ADB Proposed Project PackageEdit

  • Total project cost estimate: 731 million pesos[12][13]
  • Government counterpart: PHP 115 million
    • Repair and completion of shoreline protection structure (seawall) and land reclamation[14][15][16]
  • Currency rate conversion: 57 PHP per 1 USD
  • Date of completion: 2009

ComponentsEdit

 
The airport as seen from above
  • Runway extension, widening and asphalt overlay of the entire length
    • 2,500 X 45 meters
  • expansion of the taxiway, apron and terminal building
  • construction of cargo building
  • installation of approach lights ILS and radar equipment

ReferencesEdit

  1. ^ Civil Aviation Authority of the Philippines (23 July 2018). "Yearly Passenger, Cargo and Aircraft Movements of all airports in the Philippines 1997-2017". Republic of the Philippines - Freedom of Information Portal. Retrieved 13 August 2018.
  2. ^ Aircraft, Passenger and Cargo Traffic-Dipolog Airport Archived September 29, 2007, at the Wayback Machine Accessed May 14, 2007
  3. ^ "Archived copy". Archived from the original on 2007-09-30. Retrieved 2007-05-05.CS1 maint: archived copy as title (link)
  4. ^ a b Smith, R.R., 2005, Triumph in the Philippines, Honolulu: University Press of the Pacific, ISBN 1410224953
  5. ^ "Archived copy". Archived from the original on 2007-06-23. Retrieved 2007-05-05.CS1 maint: archived copy as title (link)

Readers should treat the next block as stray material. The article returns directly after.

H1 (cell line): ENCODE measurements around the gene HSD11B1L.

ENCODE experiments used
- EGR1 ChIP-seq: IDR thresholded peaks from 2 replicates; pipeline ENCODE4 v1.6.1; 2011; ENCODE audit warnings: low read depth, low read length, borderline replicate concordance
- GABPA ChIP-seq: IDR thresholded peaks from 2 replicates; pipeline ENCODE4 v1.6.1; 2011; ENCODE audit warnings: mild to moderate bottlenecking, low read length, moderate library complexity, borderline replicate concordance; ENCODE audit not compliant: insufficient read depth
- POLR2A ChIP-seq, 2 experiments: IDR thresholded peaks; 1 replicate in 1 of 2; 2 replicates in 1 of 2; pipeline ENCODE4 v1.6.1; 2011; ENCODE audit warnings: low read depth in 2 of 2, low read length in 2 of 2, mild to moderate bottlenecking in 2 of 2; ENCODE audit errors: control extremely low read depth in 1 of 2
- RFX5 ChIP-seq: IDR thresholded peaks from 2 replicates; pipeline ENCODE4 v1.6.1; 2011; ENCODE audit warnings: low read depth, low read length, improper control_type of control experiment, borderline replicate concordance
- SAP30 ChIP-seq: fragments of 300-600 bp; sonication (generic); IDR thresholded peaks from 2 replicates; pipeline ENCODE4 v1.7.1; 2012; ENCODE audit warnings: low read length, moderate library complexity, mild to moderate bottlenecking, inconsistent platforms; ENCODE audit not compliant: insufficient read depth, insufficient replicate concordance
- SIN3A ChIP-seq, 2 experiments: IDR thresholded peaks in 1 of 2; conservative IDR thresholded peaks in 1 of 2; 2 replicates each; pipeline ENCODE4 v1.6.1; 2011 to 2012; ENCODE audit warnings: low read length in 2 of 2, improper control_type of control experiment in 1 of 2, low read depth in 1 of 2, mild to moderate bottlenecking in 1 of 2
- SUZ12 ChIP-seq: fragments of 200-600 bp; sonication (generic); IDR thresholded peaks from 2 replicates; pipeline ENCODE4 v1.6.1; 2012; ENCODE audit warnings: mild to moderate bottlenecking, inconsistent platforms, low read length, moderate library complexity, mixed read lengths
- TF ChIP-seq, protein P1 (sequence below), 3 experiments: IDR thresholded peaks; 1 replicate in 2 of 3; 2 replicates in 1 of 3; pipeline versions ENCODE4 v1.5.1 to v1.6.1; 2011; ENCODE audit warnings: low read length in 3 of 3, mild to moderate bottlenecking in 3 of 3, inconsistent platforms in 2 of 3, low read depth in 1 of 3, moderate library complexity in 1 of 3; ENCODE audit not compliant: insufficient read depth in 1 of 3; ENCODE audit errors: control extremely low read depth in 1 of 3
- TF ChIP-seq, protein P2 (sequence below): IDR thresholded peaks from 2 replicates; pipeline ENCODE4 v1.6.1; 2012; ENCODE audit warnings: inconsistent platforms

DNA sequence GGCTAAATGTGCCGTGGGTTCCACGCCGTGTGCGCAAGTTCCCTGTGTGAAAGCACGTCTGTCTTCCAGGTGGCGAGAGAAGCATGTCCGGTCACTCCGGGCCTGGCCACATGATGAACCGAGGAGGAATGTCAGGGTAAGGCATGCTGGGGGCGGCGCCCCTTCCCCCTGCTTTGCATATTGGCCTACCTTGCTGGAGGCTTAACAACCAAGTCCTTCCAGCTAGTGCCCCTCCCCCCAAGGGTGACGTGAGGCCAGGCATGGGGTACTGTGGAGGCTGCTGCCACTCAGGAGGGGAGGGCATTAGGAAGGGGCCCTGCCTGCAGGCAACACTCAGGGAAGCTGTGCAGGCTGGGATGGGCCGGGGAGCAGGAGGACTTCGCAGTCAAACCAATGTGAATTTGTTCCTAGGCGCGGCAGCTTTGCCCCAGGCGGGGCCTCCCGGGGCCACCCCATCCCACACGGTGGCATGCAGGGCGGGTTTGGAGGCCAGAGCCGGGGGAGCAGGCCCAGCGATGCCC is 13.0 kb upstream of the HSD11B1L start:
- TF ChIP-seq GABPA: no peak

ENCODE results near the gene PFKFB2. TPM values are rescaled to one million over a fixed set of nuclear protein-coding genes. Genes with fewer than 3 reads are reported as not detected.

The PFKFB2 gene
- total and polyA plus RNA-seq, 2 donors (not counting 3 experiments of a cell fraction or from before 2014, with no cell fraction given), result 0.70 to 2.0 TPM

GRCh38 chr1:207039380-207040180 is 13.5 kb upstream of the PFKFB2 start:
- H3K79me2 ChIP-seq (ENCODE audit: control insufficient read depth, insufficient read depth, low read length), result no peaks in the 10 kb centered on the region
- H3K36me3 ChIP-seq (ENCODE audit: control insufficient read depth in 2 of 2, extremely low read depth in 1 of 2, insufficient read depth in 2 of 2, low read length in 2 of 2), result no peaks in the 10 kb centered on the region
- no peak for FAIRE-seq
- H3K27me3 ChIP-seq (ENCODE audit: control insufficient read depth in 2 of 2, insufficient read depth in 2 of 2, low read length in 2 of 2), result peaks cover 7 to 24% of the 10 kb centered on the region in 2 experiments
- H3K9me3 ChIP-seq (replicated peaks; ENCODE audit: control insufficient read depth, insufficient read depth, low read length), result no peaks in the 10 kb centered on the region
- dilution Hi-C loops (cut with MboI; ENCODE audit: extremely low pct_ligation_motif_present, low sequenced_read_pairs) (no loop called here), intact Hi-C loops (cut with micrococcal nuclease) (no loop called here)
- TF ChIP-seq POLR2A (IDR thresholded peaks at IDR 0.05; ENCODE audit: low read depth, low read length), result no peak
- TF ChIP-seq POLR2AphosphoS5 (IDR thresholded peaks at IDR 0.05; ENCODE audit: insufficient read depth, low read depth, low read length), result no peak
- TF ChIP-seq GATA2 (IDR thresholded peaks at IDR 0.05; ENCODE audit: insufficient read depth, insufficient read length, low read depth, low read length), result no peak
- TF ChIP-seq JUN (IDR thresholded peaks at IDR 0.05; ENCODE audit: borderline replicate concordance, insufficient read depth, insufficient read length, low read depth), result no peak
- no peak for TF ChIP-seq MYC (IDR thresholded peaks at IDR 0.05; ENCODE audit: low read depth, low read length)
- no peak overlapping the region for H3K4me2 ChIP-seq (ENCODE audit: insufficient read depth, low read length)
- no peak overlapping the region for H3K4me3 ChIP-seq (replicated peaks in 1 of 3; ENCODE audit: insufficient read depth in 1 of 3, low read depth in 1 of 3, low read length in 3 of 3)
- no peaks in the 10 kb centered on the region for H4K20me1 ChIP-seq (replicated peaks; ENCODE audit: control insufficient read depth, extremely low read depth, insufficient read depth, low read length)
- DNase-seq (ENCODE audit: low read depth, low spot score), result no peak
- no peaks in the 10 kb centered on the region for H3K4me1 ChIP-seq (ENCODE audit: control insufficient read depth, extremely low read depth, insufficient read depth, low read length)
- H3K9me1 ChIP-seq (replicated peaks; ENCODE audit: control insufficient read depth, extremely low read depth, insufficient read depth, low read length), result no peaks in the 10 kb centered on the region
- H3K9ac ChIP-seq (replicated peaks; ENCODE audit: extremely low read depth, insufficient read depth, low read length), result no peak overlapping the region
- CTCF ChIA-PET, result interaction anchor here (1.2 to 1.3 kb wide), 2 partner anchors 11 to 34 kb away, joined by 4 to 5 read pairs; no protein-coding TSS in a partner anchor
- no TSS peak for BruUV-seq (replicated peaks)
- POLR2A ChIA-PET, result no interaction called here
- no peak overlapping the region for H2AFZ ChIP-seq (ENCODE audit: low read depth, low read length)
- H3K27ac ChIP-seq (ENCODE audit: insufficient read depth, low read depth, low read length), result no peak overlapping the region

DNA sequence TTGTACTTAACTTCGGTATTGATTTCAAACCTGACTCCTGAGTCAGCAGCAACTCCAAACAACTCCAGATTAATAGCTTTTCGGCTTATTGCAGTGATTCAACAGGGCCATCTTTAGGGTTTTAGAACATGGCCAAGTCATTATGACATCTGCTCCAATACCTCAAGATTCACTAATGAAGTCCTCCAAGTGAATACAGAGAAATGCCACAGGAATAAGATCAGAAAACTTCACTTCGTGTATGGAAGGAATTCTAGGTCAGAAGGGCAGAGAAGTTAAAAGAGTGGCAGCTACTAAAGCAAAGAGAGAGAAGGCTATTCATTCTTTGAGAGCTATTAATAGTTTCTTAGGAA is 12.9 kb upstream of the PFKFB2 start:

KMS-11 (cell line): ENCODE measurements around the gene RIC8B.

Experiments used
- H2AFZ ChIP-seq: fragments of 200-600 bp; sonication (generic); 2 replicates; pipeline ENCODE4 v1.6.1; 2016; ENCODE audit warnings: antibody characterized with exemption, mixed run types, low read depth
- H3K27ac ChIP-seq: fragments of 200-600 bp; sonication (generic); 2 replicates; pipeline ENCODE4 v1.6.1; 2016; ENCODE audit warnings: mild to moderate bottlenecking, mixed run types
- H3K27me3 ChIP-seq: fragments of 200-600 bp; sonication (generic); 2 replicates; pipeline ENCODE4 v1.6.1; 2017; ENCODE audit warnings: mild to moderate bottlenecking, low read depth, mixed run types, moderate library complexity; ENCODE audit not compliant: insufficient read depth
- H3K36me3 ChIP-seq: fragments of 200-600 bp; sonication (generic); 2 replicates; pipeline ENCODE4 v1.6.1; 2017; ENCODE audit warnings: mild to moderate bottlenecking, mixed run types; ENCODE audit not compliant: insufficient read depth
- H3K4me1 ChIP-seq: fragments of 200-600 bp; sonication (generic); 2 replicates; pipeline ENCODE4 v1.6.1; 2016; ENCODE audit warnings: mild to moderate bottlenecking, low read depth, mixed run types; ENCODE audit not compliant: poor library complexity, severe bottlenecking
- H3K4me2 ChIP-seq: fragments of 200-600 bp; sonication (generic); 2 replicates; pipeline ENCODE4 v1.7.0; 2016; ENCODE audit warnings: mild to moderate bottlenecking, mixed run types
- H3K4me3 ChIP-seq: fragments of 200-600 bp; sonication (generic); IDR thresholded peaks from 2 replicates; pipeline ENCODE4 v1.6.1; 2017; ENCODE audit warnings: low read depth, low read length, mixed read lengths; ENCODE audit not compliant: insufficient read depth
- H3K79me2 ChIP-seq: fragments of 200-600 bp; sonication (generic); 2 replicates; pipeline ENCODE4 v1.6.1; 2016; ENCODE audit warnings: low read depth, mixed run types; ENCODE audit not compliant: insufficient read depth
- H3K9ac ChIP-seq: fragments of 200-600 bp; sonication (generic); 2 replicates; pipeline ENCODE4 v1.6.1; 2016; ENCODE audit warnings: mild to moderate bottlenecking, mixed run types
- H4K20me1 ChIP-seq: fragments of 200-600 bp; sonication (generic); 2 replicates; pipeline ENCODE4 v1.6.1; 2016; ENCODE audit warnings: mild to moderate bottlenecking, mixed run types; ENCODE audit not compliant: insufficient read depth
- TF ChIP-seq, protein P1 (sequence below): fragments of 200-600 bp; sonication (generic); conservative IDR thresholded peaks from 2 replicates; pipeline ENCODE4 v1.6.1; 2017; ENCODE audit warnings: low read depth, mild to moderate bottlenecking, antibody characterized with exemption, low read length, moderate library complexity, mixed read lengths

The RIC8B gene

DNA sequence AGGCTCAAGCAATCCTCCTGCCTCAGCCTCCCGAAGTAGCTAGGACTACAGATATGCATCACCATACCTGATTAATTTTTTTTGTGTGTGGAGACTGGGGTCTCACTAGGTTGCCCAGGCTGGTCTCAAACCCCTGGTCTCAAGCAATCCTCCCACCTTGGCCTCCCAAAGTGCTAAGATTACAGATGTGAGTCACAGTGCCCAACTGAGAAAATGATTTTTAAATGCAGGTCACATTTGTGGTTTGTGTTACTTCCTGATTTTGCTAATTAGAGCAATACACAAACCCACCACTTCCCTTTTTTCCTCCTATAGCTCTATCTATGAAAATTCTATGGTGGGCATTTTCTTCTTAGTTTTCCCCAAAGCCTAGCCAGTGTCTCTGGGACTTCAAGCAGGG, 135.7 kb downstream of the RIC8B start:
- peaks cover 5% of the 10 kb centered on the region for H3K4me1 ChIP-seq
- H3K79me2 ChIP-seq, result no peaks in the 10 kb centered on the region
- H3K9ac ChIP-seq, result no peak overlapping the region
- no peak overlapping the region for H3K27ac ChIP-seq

6. ^ "Archived copy". Archived from the original on 2007-06-10. Retrieved 2007-05-15.CS1 maint: archived copy as title (link)
  7. ^ Liu, Jim. "Philippine Airlines W19 domestic network additions". Routesonline. Retrieved 17 October 2019.
  8. ^ [1]
  9. ^ "Archived copy". Archived from the original on 2007-10-20. Retrieved 2007-05-07.CS1 maint: archived copy as title (link)
  10. ^ "Archived copy". Archived from the original on 2007-04-16. Retrieved 2007-05-05.CS1 maint: archived copy as title (link)
  11. ^ "Wayback Machine" (PDF). 8 February 2006. Archived from the original on 8 February 2006.CS1 maint: BOT: original-url status unknown (link)
  12. ^ [2]
  13. ^ "Archived copy" (PDF). Archived from the original (PDF) on 2007-10-22. Retrieved 2007-05-05.CS1 maint: archived copy as title (link)
  14. ^ "Archived copy". Archived from the original on 2007-06-13. Retrieved 2007-05-05.CS1 maint: archived copy as title (link)
  15. ^ "Welcome to the ATRS Homepage" (PDF). www.atrsworld.org.
  16. ^ "Archived copy". Archived from the original on 2007-09-29. Retrieved 2007-05-05.CS1 maint: archived copy as title (link)

External linksEdit